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   Frequently Asked Questions About Turkey

- Do I need a visa to visit Turkey?
- Is it safe to travel in Turkey?
- Is it better to travel independently or go to Turkey as a part of a group tour?
- What types of tours do tour operators in the United States offer?
- When is the best time to travel in Turkey?
- What are the Average Air and Water Temperatures for Turkey's Major Cities?
- What is the best way to travel to Turkey from the U.S.?
- What are the most popular travel destinations in Turkey?
- What attractions does Turkey offer retarded to religious history and issues of faith?
a. Christianity
b. Judaism
c. Islam
- How can I travel in Turkey?
a. By Plane
b. By Bus
c. By Train
d. Transportation From and To the Airport
- How can I travel to eastern or southeastern Turkey?
- Where should I stay in Turkey?
- How should visitors dress in Turkey?
- How can I arrange to hire a guide?
- Should I exchange money before I go to Turkey?
- Are any vaccinations required for tourists entering Turkey?
- Is it safe to drink tap water in Turkey?
- What is a Turkish bath (Hamam)?
- What to buy in Turkey and where to buy it?
- Where can I find information on Festivals, Fairs and other Events in Turkey?


Do I need a visa to visit Turkey?

U.S. citizens must have a visa to enter Turkey. U.S. citizens may obtain a visa upon entry into Turkey or in prior to departure from one of the five Turkish Consulates in the United States. Please find your state in the Turkish Consulates Jurisdiction List. Business visas must be issued prior to departure by Turkish consular offices.

Visas issued upon entry are valid for three months. Visas for longer stays and for study, research or employment must be obtained in advance. Passengers in transit through Turkey who do not leave their port of transit do not require visas. Non-U.S citizens must apply for tourist or business visas before traveling to Turkey. Applicants should contact the relevant Turkish Consulate in person, by mail or by a courier service.

Applicants outside the united States should contact the nearest Turkish Embassy or Consulate to learn their visa requirements and procedures. Turkish missions abroad are listed at www.mfa.gov.tr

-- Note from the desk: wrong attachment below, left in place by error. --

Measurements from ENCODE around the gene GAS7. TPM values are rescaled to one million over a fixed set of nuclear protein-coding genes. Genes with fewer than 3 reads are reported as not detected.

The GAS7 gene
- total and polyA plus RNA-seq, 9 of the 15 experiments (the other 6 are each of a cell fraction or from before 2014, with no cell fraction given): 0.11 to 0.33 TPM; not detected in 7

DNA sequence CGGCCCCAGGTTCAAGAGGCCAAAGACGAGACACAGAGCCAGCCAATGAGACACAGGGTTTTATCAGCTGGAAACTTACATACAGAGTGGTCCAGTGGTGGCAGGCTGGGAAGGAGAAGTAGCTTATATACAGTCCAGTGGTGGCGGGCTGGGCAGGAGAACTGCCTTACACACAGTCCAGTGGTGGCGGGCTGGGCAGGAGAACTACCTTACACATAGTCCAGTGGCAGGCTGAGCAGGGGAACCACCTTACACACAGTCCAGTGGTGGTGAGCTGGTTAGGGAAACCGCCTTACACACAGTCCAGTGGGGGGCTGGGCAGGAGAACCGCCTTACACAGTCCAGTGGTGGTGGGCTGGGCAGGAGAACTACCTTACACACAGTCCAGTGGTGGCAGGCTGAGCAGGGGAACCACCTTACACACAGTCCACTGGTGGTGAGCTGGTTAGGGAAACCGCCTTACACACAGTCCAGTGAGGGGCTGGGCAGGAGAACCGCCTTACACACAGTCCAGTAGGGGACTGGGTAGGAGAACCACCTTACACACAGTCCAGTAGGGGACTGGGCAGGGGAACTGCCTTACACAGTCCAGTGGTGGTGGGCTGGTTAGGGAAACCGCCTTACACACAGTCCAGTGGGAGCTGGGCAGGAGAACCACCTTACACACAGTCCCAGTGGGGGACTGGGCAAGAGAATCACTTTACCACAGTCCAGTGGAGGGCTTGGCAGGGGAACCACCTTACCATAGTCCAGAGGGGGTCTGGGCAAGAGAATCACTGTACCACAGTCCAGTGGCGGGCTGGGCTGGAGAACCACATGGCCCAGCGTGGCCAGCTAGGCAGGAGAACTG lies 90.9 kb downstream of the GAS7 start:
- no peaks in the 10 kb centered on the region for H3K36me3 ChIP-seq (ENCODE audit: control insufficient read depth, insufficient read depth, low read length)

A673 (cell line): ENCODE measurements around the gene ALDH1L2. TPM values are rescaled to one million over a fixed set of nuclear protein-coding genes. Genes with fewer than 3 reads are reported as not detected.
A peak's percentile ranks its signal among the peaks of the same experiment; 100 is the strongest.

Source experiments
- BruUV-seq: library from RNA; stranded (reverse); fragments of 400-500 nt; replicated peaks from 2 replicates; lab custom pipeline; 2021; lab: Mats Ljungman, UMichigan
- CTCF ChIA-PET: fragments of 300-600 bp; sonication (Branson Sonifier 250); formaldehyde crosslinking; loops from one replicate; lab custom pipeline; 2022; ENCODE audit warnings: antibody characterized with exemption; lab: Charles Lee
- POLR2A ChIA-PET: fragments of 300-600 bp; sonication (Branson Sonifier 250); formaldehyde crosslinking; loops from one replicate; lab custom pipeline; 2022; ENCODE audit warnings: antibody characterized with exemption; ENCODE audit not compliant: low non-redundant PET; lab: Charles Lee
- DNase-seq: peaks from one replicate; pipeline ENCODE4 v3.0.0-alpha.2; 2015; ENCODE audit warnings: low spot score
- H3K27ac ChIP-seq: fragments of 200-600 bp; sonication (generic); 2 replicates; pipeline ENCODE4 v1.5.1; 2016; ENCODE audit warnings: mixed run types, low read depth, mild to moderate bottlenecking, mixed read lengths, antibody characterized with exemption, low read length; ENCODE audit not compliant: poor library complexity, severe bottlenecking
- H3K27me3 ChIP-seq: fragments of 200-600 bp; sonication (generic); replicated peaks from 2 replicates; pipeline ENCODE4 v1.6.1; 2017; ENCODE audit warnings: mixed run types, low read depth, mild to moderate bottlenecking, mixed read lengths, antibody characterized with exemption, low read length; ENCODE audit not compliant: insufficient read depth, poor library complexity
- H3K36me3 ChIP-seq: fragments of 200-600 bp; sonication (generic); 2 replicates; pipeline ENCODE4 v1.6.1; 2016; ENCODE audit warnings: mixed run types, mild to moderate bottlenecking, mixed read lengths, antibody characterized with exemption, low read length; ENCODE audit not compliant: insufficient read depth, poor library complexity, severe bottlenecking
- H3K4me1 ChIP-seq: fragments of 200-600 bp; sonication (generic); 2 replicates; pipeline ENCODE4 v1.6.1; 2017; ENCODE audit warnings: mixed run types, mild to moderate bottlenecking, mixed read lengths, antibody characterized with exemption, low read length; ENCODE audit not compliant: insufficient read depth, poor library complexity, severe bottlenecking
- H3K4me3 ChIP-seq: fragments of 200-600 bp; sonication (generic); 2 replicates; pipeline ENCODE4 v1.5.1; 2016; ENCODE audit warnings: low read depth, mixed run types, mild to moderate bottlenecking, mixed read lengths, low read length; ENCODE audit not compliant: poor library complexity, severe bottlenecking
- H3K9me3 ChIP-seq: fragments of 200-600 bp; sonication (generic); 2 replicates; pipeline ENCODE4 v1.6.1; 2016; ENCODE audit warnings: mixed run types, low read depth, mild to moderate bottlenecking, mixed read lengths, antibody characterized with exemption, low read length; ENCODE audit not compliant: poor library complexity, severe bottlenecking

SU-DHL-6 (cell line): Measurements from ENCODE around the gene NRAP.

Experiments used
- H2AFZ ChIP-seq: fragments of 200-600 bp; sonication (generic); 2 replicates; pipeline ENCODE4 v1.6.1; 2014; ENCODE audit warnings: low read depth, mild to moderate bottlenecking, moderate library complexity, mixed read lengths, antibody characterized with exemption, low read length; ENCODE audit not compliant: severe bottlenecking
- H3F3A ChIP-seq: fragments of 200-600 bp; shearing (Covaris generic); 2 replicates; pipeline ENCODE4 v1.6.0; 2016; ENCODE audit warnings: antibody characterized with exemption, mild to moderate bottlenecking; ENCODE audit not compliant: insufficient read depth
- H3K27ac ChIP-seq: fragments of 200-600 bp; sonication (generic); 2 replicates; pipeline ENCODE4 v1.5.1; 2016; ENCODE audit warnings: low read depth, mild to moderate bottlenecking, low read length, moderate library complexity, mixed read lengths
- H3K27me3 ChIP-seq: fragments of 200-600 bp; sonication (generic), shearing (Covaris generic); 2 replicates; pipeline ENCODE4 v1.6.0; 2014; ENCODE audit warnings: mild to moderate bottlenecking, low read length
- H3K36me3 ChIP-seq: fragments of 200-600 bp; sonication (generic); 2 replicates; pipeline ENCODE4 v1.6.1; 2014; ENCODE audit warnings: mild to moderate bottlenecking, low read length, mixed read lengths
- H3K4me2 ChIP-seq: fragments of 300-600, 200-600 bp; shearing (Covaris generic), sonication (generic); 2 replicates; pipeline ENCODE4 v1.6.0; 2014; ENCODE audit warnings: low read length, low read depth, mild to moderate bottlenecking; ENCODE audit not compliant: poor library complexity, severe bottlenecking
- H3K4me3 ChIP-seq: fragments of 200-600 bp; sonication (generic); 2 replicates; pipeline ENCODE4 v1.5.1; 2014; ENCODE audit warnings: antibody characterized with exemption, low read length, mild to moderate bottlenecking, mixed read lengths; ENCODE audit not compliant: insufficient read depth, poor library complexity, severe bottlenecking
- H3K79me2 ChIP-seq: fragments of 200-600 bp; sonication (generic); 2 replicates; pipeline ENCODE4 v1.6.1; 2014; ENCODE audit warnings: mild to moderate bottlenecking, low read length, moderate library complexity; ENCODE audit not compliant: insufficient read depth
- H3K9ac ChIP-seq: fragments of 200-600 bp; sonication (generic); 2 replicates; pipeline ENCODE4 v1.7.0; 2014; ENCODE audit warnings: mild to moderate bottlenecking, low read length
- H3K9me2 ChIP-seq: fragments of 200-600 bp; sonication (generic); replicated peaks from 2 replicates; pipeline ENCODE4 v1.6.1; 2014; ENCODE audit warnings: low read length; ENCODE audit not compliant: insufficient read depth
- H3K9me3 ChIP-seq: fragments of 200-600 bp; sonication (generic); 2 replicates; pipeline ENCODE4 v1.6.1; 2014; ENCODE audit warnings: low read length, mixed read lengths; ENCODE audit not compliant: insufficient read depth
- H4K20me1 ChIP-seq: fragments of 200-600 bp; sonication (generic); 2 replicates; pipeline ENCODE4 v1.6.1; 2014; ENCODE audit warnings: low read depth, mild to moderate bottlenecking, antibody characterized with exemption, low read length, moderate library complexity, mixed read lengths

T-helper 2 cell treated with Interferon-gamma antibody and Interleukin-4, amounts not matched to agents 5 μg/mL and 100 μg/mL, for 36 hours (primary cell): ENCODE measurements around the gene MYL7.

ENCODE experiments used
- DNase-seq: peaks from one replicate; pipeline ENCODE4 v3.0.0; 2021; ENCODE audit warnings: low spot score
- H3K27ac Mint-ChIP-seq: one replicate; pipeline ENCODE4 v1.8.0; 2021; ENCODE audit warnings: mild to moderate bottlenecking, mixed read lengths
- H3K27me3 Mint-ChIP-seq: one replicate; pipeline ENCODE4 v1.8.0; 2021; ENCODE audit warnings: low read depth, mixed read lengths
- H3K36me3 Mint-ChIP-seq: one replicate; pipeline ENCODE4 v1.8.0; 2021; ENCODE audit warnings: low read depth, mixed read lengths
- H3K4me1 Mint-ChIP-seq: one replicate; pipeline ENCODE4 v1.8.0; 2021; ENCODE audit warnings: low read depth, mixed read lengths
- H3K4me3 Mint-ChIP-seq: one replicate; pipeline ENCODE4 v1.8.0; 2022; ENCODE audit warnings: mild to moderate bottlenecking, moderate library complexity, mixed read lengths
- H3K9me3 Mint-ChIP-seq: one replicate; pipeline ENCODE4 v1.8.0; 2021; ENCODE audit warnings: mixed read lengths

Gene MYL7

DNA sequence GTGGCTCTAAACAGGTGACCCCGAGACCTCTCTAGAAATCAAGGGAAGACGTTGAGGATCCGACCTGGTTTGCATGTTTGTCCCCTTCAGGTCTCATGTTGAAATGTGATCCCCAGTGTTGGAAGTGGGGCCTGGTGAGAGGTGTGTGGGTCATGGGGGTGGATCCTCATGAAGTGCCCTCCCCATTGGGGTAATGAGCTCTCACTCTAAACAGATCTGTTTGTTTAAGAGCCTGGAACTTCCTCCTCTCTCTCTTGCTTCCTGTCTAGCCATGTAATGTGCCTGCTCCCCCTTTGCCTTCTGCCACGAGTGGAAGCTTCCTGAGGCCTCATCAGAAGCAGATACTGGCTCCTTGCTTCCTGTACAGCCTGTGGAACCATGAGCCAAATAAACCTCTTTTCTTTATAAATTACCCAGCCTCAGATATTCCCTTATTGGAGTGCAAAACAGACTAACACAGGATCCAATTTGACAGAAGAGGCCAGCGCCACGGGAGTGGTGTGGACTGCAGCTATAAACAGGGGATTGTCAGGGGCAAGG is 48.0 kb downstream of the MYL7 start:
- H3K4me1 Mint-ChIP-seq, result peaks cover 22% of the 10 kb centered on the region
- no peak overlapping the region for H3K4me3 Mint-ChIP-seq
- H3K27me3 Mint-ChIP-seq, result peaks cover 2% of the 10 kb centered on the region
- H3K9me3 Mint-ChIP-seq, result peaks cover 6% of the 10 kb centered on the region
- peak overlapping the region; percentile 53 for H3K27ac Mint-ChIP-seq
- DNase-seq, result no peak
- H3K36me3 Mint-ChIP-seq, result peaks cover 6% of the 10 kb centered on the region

Is it safe to travel in Turkey?

Turkey is one of the safest countries in the world in which to travel, and its crime rate is low in comparison to many Western European countries. Interpol ranked Turkey as the safest holiday destination in Europe for travelers. Naturally, we recommend that travelers to Turkey exercise the same precautions they would elsewhere, and be aware of security concerns that affect all international travelers.

The Turkish Government takes air safety very seriously, and maintains strict oversight, particularly on international flights. The U.S. Federal Aviation Administration (FAA) has places Turkey's civil aviation authority in Category 1-in full compliance with international aviation safety standards in overseeing Turkey's air carrier operations. In the days following the September 11 attacks, Turkish Airlines was one of the first international airlines cleared by the FAA to fly into the United States.


Is it better to travel independently or go to Turkey as a part of a group tour?

The best way to see and experience Turkey depends on one's knowledge, experience, and personal preferences. Touring is a safe way to experience new cultures and to see new places with peace of mind. However, some travelers may prefer to visit sites independently without the confines of schedules and timetables.

Group tours are organized through tour operators. There are many tour operators in the U.S. that specialize in trips to Turkey. These can be found in Turkey: The Travel Directory, which is produced and published by the Ministry of Tourism. Most group tours are all-inclusive. This means that transportation (air and ground), hotels, some meals, and a guide are usually provided for a flat-fee. Guided tours are highly recommended for those with an interest in history and culture, since tour guides can enhance the traveler's experience by sharing their in-depth knowledge of the places visited.

Those who wish to travel independently can make travel arrangements in advance through a tour operator. Many tour operators will design customized individual itineraries in which air transportation, hotel and car rental reservations and other services are privately arranged to match the specifications of the client. Some tour operators offer fly/drive packages as well, in which airfare and rental car services are provided as a package.